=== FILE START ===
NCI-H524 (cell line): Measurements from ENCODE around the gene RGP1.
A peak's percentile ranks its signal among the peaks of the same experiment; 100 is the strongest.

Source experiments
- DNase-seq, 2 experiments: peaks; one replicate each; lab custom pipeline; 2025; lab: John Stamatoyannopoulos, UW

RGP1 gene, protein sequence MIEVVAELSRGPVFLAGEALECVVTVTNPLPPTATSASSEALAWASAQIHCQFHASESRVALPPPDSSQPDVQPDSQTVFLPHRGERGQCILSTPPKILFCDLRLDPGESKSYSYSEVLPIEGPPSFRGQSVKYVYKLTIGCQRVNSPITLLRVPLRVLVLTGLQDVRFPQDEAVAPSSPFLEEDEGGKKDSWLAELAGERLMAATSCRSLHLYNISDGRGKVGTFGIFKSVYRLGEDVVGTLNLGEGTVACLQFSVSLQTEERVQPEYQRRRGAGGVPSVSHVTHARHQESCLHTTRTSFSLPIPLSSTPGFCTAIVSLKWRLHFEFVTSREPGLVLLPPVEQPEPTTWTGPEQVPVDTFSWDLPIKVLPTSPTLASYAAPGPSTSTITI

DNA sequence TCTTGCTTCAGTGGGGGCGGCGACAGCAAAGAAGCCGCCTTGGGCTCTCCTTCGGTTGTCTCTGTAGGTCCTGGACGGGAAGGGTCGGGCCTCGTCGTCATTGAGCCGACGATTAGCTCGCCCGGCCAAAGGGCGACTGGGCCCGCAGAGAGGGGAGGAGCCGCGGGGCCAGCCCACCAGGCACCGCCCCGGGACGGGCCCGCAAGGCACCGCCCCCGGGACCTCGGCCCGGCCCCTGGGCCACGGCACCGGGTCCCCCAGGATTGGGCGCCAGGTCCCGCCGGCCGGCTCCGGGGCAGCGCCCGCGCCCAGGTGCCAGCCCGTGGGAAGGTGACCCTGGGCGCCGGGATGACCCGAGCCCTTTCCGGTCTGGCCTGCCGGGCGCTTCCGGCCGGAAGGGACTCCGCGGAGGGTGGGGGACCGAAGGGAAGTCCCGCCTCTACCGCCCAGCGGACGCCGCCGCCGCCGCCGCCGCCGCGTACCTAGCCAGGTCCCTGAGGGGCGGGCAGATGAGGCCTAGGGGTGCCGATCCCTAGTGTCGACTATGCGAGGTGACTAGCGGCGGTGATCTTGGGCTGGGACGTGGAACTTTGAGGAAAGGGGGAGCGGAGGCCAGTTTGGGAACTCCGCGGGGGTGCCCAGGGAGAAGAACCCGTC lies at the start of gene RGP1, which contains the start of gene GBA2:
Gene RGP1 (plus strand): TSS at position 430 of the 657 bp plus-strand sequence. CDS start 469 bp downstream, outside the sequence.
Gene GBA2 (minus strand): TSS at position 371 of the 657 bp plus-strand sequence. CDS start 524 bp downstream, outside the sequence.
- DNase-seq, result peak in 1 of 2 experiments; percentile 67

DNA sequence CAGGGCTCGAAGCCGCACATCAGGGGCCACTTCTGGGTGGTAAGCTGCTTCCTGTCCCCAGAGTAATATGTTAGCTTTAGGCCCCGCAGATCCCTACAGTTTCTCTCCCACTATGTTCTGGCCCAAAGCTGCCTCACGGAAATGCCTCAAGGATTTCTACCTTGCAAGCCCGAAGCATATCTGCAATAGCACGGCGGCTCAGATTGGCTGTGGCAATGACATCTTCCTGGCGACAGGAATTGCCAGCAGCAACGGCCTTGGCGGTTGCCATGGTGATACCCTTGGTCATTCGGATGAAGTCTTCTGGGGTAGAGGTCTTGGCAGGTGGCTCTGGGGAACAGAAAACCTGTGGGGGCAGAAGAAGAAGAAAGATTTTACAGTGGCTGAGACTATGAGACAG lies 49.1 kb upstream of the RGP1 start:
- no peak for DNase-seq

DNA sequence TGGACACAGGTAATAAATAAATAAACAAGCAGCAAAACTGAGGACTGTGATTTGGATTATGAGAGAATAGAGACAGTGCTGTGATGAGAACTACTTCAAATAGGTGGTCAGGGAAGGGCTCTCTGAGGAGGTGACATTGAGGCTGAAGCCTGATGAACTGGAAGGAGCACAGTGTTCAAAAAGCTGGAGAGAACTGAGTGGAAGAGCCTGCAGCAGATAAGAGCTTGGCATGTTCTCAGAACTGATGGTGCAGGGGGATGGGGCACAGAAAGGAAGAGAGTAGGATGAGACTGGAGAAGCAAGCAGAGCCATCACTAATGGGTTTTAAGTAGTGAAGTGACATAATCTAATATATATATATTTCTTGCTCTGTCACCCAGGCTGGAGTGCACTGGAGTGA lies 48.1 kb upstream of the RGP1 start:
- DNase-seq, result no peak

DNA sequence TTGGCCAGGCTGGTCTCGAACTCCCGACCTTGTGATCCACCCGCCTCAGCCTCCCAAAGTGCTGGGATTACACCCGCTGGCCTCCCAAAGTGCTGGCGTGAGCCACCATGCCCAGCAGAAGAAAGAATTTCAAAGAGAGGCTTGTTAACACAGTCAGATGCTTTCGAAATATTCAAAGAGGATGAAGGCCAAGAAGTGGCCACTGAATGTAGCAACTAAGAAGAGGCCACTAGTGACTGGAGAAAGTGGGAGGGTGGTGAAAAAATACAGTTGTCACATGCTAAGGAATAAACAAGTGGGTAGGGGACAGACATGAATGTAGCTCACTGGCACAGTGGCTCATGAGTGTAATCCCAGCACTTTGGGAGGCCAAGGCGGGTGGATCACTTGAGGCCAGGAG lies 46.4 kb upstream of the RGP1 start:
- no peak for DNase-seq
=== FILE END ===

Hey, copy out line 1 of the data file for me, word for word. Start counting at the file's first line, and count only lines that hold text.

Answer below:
NCI-H524 (cell line): Measurements from ENCODE around the gene RGP1.